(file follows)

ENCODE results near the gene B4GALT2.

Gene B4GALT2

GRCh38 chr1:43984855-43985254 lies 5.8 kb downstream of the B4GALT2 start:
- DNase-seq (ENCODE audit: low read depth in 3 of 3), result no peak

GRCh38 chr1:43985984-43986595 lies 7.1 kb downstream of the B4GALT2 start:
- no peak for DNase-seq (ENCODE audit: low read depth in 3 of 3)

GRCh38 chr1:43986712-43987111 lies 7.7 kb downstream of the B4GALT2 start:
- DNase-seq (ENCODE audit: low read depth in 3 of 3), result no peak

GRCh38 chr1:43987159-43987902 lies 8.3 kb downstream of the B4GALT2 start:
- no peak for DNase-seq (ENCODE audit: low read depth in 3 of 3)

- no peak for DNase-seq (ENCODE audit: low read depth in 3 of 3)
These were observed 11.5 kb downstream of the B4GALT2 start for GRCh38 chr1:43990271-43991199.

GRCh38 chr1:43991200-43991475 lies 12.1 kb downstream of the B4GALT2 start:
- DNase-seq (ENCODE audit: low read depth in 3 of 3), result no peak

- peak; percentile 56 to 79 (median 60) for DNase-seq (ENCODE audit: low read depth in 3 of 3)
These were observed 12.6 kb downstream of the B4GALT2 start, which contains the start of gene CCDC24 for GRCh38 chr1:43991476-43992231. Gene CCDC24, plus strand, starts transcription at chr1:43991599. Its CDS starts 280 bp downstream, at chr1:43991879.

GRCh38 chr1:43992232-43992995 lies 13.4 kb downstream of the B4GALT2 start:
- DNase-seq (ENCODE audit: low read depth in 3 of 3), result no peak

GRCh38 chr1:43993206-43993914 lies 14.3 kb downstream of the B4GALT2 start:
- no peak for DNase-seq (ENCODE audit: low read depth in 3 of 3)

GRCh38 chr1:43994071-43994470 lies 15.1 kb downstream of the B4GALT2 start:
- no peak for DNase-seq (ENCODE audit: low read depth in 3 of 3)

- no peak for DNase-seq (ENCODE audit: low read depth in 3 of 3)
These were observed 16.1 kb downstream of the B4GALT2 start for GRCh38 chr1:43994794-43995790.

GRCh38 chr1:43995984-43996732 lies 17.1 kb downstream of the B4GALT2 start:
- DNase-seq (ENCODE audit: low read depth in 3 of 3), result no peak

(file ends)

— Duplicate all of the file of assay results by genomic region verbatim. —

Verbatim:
ENCODE results near the gene B4GALT2.

Gene B4GALT2

GRCh38 chr1:43984855-43985254 lies 5.8 kb downstream of the B4GALT2 start:
- DNase-seq (ENCODE audit: low read depth in 3 of 3), result no peak

GRCh38 chr1:43985984-43986595 lies 7.1 kb downstream of the B4GALT2 start:
- no peak for DNase-seq (ENCODE audit: low read depth in 3 of 3)

GRCh38 chr1:43986712-43987111 lies 7.7 kb downstream of the B4GALT2 start:
- DNase-seq (ENCODE audit: low read depth in 3 of 3), result no peak

GRCh38 chr1:43987159-43987902 lies 8.3 kb downstream of the B4GALT2 start:
- no peak for DNase-seq (ENCODE audit: low read depth in 3 of 3)

- no peak for DNase-seq (ENCODE audit: low read depth in 3 of 3)
These were observed 11.5 kb downstream of the B4GALT2 start for GRCh38 chr1:43990271-43991199.

GRCh38 chr1:43991200-43991475 lies 12.1 kb downstream of the B4GALT2 start:
- DNase-seq (ENCODE audit: low read depth in 3 of 3), result no peak

- peak; percentile 56 to 79 (median 60) for DNase-seq (ENCODE audit: low read depth in 3 of 3)
These were observed 12.6 kb downstream of the B4GALT2 start, which contains the start of gene CCDC24 for GRCh38 chr1:43991476-43992231. Gene CCDC24, plus strand, starts transcription at chr1:43991599. Its CDS starts 280 bp downstream, at chr1:43991879.

GRCh38 chr1:43992232-43992995 lies 13.4 kb downstream of the B4GALT2 start:
- DNase-seq (ENCODE audit: low read depth in 3 of 3), result no peak

GRCh38 chr1:43993206-43993914 lies 14.3 kb downstream of the B4GALT2 start:
- no peak for DNase-seq (ENCODE audit: low read depth in 3 of 3)

GRCh38 chr1:43994071-43994470 lies 15.1 kb downstream of the B4GALT2 start:
- no peak for DNase-seq (ENCODE audit: low read depth in 3 of 3)

- no peak for DNase-seq (ENCODE audit: low read depth in 3 of 3)
These were observed 16.1 kb downstream of the B4GALT2 start for GRCh38 chr1:43994794-43995790.

GRCh38 chr1:43995984-43996732 lies 17.1 kb downstream of the B4GALT2 start:
- DNase-seq (ENCODE audit: low read depth in 3 of 3), result no peak